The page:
AuthorGoodrich, Jean Nowakowski
AdvisorBrown, Meg Lota
Committee ChairBrown, Meg Lota
MetadataShow full item record
PublisherThe University of Arizona.
RightsCopyright © is held by the author. Digital access to this material is made possible by the University Libraries, University of Arizona. Further transmission, reproduction or presentation (such as public display or performance) of protected items is prohibited except with permission of the author.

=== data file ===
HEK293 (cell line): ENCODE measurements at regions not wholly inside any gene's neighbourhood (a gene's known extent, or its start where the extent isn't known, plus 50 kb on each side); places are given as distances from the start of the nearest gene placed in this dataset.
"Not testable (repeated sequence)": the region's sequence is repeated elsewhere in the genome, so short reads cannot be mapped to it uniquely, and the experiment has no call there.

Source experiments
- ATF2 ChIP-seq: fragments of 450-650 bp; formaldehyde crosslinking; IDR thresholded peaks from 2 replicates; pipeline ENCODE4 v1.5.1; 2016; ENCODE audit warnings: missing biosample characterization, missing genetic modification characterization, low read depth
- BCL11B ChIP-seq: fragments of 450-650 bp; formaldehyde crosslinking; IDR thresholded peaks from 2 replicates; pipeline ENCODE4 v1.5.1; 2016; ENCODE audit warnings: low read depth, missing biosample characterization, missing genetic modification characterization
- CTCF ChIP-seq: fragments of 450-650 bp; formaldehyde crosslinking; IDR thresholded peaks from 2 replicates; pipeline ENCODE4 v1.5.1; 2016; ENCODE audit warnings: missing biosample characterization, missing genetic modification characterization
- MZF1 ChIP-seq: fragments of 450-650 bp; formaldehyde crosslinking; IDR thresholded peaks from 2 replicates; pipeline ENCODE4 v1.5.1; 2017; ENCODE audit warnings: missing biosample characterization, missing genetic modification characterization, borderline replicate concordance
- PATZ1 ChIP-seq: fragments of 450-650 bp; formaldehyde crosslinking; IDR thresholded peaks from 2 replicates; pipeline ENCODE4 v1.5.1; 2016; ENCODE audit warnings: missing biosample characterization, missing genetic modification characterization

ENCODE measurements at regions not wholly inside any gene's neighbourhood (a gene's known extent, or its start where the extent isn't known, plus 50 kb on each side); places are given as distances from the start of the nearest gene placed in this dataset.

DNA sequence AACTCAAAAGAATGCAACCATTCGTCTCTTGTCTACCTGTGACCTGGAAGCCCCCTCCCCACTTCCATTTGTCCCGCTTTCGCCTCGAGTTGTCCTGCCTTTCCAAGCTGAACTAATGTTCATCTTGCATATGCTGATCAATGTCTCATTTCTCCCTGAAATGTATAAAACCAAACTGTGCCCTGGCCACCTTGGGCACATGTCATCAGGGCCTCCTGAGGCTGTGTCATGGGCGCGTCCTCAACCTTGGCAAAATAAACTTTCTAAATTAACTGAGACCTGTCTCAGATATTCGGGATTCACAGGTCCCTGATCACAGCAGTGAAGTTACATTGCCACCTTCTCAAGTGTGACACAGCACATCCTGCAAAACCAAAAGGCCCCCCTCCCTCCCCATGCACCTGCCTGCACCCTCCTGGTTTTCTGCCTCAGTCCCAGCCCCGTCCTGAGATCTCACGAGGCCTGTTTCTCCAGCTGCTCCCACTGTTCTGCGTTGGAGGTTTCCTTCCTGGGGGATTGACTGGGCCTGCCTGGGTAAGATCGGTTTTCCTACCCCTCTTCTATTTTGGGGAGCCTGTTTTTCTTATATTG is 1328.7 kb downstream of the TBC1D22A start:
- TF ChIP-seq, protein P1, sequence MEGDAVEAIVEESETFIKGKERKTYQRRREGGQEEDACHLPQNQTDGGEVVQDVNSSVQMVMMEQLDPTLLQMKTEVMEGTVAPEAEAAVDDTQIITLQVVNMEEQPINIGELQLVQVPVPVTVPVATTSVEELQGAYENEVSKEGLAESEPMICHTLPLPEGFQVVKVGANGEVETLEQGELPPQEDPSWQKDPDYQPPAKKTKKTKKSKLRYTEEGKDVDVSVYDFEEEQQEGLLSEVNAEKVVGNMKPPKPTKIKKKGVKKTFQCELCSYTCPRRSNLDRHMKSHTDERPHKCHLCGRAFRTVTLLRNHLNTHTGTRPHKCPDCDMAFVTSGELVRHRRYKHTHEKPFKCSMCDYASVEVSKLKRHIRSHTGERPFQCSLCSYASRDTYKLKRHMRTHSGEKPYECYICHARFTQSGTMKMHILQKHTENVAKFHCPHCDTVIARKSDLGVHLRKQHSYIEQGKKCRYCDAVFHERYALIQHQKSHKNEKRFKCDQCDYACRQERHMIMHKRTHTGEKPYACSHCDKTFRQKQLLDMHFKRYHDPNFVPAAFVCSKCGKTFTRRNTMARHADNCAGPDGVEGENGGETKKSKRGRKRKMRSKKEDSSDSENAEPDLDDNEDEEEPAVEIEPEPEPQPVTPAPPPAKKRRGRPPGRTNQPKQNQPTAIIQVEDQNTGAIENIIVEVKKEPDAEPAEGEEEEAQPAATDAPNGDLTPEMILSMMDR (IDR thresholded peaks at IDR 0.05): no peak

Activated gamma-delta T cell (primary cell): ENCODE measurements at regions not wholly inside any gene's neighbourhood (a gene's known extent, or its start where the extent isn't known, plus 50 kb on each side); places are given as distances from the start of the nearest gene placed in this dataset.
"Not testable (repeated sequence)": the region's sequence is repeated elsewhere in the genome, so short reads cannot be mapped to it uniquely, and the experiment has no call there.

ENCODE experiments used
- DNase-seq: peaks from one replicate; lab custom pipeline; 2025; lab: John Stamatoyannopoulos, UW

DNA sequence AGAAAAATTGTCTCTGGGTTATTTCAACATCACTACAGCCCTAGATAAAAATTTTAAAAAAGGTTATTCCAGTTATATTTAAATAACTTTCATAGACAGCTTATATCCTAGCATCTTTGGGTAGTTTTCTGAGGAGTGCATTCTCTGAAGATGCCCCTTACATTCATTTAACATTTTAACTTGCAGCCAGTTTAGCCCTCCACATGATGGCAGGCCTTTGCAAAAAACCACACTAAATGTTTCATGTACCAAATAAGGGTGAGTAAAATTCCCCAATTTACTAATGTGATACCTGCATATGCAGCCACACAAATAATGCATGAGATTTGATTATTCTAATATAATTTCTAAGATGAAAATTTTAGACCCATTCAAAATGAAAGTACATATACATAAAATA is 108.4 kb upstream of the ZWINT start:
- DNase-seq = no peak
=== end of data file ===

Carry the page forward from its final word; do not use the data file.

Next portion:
Abstract“Emergent Discourses of Difference in Spenser's Faerie Queene" argues that Spenser's project of fashioning "a gentleman or noble person in vertuous and gentle discipline" is in fact a project to define both an English literary and national identity. Yet his idea of faerie which expresses this Englishness is based upon the perception of difference as dangerous and monstrous. While Spenser's faerie is romanticized and politicized, the nature of its threat to the Christian hero is expressed in emerging discourses of anxiety concerning racial, sexual, and class differences, discourses which continue to inform English/British identity well into the age of empire. Although the medieval romance which influenced Spenser presents faerie as an aristocratic ideal, Spenser also borrows from an older, more popular conception of faerie as inherently dangerous, perhaps even predatory. Spenser's use of popular faerie folklore may be read as either an "imperial" appropriation or an instance of the shaping power of popular culture to influence the hegemonic discourse of Elizabethan courtliness, gentility, and the power of the (female) monarch. Spenser's depiction of the lower classes is more complex than the ubiquitous "many-headed monster" so commonly represented by his contemporaries. In turn, Spenser's use of folklore provides an interpretative lens with which to view Spenser's depiction of Elizabeth Tudor as the Faerie Queene, suggesting that the female body and female sexuality present a source of danger both to the titular heroes of the work and to the idealized Christian hero, Arthur. I contend that Spenser's depiction of Elizabeth as Gloriana is not as complementary as it seems. Further, Edmund Spenser was writing at a time of an emergent discourse of race difference applied to Africans and Native Americans, a discourse which manifests itself in Spenser's work as a racialization of the Irish and the "paynim" enemies that challenge his heroes. The Faerie Queene demonstrates Spenser's anxiety for the corruptive effects of the uncivilized and "unworthy," the non-white/non-English, and the non-Protestant Other, including the female witch. Both the inhabitants of faerie and the Faerie Queene herself represent the anxieties at the source of what Spenser defines as English.